A few weeks ago I attended my granddaughter’s graduation from preschool. Parents, siblings, and grandparents chattered excitedly as the graduates entered the room and lined up on one side. The head teacher explained that the children were “crossing over” from preschool to kindergarten, and so today, they would literally cross over a bridge—actually, a wooden rocking boat turned upside down. As each child’s name was called, he or she walked to the bridge, walked over the bridge, hugged or shook hands with the head teacher, and sat down on the other side of the room. Their faces beamed, and cellphone cameras clicked...
Although I had initially chuckled at the idea of a preschool “graduation,” I was very moved, and as my granddaughter carefully climbed up and down the steps, tears came to my eyes. I looked around the room; I wasn’t the only one whose eyes were glistening.
After the ceremony, I talked with my daughter about how much I had enjoyed the ceremony and how it seemed as though a great deal of care had gone into the program. She agreed and then added, “It’s the way they do everything. We’re really going to miss this place.” Later that day, I had the chance to ask her what exactly she was going to miss. Here are the things she mentioned:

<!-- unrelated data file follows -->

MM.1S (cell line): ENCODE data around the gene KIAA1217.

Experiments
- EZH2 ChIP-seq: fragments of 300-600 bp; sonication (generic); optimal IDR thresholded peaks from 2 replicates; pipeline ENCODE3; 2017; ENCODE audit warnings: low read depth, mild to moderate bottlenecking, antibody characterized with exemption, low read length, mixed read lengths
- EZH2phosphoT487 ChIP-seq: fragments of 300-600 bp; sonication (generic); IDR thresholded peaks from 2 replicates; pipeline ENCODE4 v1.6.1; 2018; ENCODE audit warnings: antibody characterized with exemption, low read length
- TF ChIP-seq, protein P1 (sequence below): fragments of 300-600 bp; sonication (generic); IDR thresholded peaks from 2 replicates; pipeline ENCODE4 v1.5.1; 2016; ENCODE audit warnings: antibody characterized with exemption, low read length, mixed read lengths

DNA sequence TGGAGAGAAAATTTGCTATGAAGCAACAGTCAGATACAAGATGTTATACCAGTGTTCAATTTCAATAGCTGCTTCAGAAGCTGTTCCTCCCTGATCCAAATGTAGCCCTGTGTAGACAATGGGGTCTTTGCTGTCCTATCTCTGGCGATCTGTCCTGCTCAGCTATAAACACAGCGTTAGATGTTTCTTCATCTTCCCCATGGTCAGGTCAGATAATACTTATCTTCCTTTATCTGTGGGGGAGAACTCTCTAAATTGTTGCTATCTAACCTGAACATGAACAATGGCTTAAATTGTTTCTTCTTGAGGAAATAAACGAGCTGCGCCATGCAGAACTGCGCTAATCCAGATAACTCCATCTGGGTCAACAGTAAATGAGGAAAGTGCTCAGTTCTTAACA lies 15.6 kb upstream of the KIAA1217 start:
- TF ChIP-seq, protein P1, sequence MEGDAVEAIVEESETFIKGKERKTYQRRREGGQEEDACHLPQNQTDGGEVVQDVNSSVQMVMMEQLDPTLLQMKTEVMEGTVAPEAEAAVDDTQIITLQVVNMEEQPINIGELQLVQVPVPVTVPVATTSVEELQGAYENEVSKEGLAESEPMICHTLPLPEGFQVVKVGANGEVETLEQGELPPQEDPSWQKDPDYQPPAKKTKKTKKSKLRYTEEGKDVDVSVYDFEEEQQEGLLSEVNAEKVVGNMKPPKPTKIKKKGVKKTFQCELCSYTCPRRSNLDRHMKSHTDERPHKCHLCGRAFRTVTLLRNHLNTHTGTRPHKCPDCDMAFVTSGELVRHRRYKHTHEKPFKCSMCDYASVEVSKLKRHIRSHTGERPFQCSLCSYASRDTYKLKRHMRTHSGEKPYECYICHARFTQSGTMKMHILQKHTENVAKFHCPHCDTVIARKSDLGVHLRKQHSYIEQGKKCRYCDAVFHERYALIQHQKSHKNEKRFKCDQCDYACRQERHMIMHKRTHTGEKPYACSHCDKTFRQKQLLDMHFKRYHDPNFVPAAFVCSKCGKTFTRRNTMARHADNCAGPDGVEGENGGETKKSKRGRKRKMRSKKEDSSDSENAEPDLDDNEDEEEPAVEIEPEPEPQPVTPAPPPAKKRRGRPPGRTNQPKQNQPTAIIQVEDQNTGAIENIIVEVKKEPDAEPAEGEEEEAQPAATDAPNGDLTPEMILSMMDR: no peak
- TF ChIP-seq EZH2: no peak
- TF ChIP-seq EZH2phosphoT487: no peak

- “The teachers interact with the kids in really caring and respectful ways, and they encourage that kind of behavior among the children. When we visit the classroom, the atmosphere is calm; there’s a sense of quiet and peacefulness, even though everyone is busy doing things.”
- “The activities and projects are based on the kids’ interests, and they have the opportunity to explore and observe, and then reflect on what they’ve done.”
- “When they’re doing projects, they don’t just use the same old markers or stamps all the time; they’re introduced to new materials, and they’re encouraged to use them in novel ways.”
- “The environment is beautiful! It’s spacious and light, and it’s not overwhelming. There’s a balance between stimulating displays and restful elements like plants and an aquarium.”
- “When we go for parent conferences, the teachers make observations that show how well they know our kid, rather than comments that seem generic (like, ‘She’s very enthusiastic’).”
- “The curriculum seems well thought out. The activities are connected and they seem to have a goal; they’re not just random.”
- “There’s lots of active play time, and they go outside as much as possible, not just a half-hour a day.”
As I reflected on my daughter’s comments, I thought about how many of them are indicators of a high-quality preschool and how lucky my granddaughter was to be able to attend such a school. This kind of experience shouldn’t be limited to the lucky few whose parents are able to afford it. Support Strong Start Tucson so high-quality preschool will be available to 8000 more 3- and 4-year-olds in Tucson!
Emerita Professor of Early Childhood/Elementary Education
Rutgers Graduate School of Education